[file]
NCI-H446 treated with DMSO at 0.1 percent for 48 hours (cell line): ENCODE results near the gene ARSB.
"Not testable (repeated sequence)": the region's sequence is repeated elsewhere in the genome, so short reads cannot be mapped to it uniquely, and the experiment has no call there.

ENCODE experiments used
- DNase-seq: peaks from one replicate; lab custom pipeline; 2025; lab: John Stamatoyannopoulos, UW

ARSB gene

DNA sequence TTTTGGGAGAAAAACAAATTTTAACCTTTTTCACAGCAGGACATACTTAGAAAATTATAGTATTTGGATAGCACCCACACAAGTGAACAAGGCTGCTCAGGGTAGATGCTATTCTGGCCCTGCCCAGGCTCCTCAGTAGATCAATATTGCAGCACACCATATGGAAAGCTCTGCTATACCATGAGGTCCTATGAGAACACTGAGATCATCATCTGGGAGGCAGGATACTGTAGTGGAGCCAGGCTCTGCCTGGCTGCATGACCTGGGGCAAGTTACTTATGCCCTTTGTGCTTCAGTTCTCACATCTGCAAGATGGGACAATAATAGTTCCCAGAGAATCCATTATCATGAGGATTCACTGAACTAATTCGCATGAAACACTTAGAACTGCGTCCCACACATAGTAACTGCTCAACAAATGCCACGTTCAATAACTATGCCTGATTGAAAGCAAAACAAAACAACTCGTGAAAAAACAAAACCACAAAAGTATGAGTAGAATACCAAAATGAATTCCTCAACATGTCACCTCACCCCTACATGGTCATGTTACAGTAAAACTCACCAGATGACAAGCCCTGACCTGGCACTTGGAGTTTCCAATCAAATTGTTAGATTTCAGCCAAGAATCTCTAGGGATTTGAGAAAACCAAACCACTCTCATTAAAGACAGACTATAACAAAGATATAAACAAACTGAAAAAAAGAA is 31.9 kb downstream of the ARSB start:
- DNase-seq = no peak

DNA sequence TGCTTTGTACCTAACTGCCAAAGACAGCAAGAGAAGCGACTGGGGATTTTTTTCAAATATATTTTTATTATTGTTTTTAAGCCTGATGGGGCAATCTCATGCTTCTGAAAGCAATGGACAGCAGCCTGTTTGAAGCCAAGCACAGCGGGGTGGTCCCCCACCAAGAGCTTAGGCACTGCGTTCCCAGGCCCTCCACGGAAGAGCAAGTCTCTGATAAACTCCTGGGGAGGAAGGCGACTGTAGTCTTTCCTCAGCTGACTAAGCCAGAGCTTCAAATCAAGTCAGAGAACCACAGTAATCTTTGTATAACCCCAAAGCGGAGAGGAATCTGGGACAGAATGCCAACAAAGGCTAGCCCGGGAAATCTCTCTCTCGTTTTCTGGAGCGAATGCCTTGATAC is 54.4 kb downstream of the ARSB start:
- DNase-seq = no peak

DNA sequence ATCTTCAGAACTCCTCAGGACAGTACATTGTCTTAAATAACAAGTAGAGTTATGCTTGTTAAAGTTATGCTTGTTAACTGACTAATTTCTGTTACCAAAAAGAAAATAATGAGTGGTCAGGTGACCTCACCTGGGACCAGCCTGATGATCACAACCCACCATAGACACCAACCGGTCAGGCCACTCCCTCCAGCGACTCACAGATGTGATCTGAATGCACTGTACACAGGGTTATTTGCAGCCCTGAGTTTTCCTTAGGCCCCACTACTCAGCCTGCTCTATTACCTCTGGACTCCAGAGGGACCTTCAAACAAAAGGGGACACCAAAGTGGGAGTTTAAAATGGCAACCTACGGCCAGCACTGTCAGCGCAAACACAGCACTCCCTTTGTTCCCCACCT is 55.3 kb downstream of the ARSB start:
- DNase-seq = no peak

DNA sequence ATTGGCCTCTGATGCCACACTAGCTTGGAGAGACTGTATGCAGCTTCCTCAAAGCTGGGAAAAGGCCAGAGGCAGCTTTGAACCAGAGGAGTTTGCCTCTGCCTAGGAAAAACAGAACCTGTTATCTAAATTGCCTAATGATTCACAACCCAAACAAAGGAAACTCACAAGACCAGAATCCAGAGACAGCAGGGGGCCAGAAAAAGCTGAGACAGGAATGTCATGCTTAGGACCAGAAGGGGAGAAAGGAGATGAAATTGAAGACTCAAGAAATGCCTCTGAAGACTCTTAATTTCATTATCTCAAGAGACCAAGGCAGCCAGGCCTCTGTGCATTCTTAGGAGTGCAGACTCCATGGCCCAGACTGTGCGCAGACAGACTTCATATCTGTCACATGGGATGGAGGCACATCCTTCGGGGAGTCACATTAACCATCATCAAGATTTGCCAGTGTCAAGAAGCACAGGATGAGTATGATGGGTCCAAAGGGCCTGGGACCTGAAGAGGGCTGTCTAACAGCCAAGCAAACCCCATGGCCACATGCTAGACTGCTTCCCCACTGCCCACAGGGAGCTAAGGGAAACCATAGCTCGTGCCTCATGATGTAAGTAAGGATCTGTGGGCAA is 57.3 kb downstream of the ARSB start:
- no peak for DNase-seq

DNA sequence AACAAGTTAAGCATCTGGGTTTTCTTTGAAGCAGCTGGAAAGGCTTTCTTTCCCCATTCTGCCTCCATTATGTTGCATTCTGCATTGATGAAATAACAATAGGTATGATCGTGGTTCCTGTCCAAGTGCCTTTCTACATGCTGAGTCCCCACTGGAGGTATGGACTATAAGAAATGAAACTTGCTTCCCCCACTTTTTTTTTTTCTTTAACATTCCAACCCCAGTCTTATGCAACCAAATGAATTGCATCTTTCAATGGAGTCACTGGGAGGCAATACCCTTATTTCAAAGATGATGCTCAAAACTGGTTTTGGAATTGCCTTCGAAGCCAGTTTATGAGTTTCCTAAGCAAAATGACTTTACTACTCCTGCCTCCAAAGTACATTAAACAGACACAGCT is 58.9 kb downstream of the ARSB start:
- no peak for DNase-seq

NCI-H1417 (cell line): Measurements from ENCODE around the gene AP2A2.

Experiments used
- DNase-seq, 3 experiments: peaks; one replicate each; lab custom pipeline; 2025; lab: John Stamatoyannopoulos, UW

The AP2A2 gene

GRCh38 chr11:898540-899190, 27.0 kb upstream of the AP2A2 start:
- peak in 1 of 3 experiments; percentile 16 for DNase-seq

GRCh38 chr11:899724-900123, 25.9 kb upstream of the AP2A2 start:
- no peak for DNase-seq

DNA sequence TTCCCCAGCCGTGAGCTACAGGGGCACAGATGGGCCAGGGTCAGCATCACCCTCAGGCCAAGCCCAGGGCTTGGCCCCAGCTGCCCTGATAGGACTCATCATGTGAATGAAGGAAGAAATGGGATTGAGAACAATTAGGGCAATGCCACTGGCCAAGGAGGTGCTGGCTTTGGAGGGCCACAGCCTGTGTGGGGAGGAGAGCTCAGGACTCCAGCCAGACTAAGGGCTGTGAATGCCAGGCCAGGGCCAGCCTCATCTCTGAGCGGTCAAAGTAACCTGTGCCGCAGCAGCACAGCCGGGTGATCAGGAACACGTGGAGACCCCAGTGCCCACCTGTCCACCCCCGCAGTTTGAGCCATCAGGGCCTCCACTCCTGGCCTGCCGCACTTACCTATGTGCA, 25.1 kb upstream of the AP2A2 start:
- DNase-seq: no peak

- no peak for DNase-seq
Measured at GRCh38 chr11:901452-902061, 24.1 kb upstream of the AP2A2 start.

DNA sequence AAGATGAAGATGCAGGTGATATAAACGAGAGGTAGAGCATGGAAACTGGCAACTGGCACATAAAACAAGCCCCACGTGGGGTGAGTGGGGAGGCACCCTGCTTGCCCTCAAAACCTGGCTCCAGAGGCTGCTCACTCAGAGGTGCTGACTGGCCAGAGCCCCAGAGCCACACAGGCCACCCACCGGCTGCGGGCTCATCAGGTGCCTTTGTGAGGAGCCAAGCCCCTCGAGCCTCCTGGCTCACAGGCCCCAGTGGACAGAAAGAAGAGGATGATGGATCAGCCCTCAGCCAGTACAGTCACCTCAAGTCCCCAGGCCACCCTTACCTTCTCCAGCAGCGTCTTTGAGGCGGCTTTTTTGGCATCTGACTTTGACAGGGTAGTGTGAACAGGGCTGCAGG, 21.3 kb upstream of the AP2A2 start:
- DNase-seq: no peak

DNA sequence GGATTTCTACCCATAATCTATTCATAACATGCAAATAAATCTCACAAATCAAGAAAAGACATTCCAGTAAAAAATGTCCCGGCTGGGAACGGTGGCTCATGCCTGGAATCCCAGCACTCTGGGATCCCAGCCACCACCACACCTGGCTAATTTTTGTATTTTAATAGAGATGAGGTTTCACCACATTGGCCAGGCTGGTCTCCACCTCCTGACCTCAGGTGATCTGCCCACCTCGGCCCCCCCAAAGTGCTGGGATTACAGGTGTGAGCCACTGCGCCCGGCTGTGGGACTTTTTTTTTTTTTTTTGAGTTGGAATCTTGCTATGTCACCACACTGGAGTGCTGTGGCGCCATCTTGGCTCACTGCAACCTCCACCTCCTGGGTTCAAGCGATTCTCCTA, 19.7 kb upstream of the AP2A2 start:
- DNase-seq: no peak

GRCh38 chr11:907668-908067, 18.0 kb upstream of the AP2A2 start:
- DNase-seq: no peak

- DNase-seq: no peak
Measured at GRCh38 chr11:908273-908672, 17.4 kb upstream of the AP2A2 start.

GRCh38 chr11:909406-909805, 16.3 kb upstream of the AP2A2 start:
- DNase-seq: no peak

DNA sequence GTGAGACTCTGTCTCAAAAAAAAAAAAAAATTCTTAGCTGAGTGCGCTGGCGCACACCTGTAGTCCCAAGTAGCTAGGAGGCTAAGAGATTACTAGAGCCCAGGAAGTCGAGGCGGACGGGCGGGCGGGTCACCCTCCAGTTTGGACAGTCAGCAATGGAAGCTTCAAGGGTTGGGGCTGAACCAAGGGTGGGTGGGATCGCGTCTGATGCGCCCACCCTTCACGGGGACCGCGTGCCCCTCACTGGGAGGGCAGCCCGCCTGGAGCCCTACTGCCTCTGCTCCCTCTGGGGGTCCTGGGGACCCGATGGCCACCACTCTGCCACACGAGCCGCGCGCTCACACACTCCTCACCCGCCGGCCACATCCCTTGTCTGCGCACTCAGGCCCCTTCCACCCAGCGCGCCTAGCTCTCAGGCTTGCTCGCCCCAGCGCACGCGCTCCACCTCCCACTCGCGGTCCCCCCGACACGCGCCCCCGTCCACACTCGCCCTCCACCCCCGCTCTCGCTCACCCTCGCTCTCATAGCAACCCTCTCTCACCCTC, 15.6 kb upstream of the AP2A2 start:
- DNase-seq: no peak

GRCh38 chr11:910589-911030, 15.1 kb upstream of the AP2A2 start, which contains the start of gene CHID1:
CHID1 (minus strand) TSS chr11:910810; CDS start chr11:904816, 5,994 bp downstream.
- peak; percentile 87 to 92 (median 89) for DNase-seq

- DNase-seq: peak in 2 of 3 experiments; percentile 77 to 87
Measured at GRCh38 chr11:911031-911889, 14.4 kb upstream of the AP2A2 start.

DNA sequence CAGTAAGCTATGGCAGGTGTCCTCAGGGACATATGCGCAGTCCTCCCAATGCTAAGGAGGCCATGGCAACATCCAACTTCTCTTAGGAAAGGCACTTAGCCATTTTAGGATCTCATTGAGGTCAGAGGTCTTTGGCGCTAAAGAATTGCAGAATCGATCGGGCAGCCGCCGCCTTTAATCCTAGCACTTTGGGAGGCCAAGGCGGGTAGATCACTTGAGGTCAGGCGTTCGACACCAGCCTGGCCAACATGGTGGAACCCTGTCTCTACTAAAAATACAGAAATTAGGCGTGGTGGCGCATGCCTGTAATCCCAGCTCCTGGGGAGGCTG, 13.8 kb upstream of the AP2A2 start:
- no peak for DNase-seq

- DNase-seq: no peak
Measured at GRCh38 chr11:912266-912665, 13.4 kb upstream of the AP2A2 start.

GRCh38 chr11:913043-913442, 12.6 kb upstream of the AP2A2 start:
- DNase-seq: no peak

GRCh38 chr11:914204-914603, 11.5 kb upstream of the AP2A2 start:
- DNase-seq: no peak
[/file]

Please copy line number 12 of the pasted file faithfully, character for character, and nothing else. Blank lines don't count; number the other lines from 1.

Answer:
DNA sequence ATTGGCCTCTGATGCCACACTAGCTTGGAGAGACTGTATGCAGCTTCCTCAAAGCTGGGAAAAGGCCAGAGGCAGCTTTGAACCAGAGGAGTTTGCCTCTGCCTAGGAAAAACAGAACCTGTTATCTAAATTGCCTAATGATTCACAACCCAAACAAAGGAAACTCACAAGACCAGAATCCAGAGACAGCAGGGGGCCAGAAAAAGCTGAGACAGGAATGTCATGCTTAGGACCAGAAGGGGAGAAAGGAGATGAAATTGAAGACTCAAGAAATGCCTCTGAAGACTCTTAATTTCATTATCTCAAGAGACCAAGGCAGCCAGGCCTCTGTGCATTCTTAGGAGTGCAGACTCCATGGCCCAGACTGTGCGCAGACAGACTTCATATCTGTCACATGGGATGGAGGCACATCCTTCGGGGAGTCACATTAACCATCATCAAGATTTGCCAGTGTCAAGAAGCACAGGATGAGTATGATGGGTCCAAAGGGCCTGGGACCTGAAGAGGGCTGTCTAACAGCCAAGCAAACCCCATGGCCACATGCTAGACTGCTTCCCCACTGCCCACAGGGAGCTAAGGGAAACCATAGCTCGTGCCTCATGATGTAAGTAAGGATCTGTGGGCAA is 57.3 kb downstream of the ARSB start: